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News / 22 March 2022

World Water Day: just climate solutions already exist

These past weeks we have been joined the #WeWomenAreWater campaign to put the spotlights on just climate solutions of and for women, girls, trans, intersex and non-binary people around the world. The campaign started on International Women's Day (March 8th) and ends today, on World Water Day. Just climate solutions already exist but these initiatives are grossly underfunded, and the people implementing them are also those most impacted by climate change and climate-related water scarcity. Therefore, we would like to highlight, especially today on World Water Day, some of these solutions below. And we also have a special message from the colleagues at Both ENDS working on inclusive water governance.

Here, you find the short video-messages from our collegueas Murtah Shannon (above) Melvin van der Veen (below).

Philippines: The People's Plan for Manila Bay

Both ENDS supports Kalikasan's visionary People's Plan, a participatory environmental governance initiative that aims to empower communities along the bay to play a meaningful role in the management of their ecosystem. "We work with Both ENDS because a Negotiated Approach enables communities to effectively influence stakeholders who are working in the local areas", says Leon Dulce from NGO Kalikasan.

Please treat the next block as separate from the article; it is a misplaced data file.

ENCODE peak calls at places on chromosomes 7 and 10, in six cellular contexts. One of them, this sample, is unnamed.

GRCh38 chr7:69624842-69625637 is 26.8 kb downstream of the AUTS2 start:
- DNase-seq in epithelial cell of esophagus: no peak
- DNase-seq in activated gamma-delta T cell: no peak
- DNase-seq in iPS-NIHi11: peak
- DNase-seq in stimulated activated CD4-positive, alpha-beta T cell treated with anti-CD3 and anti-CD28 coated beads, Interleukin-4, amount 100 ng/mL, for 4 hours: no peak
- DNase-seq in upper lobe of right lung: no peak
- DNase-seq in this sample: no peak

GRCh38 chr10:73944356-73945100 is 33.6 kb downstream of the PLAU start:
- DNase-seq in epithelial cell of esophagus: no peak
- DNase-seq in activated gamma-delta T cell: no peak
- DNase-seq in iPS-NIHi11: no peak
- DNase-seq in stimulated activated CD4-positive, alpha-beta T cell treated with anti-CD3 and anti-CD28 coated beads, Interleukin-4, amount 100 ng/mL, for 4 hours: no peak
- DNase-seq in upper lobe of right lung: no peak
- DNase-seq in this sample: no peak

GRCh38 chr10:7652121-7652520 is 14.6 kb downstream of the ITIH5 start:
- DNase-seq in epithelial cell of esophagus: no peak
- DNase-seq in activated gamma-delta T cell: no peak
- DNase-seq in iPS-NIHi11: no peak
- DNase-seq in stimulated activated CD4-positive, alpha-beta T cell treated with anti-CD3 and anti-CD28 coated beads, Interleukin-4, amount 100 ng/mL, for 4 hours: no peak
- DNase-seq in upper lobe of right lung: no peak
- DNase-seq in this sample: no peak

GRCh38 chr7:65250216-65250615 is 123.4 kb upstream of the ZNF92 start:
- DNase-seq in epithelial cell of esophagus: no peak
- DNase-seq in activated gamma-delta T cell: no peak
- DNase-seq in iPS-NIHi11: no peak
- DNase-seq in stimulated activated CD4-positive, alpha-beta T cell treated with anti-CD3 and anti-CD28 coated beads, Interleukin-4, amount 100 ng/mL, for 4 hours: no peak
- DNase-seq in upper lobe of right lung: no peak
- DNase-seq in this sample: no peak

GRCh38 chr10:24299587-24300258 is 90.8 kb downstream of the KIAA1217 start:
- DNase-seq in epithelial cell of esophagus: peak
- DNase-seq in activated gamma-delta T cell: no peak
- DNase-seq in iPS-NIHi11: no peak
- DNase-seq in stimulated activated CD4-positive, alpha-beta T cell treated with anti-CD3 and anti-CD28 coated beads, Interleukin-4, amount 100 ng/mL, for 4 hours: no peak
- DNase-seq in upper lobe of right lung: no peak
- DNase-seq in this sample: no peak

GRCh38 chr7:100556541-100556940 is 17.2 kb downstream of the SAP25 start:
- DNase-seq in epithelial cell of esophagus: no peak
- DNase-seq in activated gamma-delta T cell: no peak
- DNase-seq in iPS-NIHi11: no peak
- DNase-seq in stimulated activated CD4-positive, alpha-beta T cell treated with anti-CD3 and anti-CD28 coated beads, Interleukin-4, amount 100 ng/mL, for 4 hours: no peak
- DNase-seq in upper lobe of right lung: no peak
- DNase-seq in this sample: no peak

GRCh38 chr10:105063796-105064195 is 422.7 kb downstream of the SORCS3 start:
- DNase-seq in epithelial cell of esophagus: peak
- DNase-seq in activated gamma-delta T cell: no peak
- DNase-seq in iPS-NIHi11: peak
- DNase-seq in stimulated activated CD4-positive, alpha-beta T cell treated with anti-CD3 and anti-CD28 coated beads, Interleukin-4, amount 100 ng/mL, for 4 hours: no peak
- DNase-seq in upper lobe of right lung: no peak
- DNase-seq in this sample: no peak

Faith and life in a wetland without borders 

The world's largest freshwater wetland connects the lives of no less than 160 million people in five countries. The wetland, known as the La Plata Basin, feeds communities and ecosystems along a meandering path that reaches from the Andes to the Río de la Plata. As part of the Wetlands without Borders programme, Both ENDS is supporting partners in Argentina, Bolivia, Brazil, Paraguay and Uruguay as they work together to build a powerful transnational people's movement to match the movement of the water. Here you can find the 2021 successes of this programme!

Inclusive water governance sytem in Kenya

Violet Matiru from MCDI Kenya (Millennium Community Development Initiatives) explains: "We have been able to connect the various Water Resources Management Authorities in the Athi River basin to form the Athi River Community Network. This way, they can inspire one another other and teach each other the lessons they have learned. But we know: the solution is different for each location. When you don't take the local situation into account, the odds of causing a conflict over water are much higher. This is why it is best to work with the local communities themselves."

Bangladesh: Involving communities for free rivers

Uttaran (Bangladesh) advocates for the ecological restoration of tidal rivers using Tidal River Management (TRM). This nature-based approach is inspired by indigenous practices: local communities were already used to flooding the plains in a controlled way, resulting in a new layer of fertile soil and enhancing the river basin's drainage capacity. In their advocacy for TRM, Uttaran supports local communities as rightful and knowledgeable actors in the management of tidal river basin.

More information:

The above examples are just a few of the many different ways people can and do manage their water resources in al sustainable, inclusive and just way, in order to protect them for current and future generations. Below, you can find more related content.

 

 

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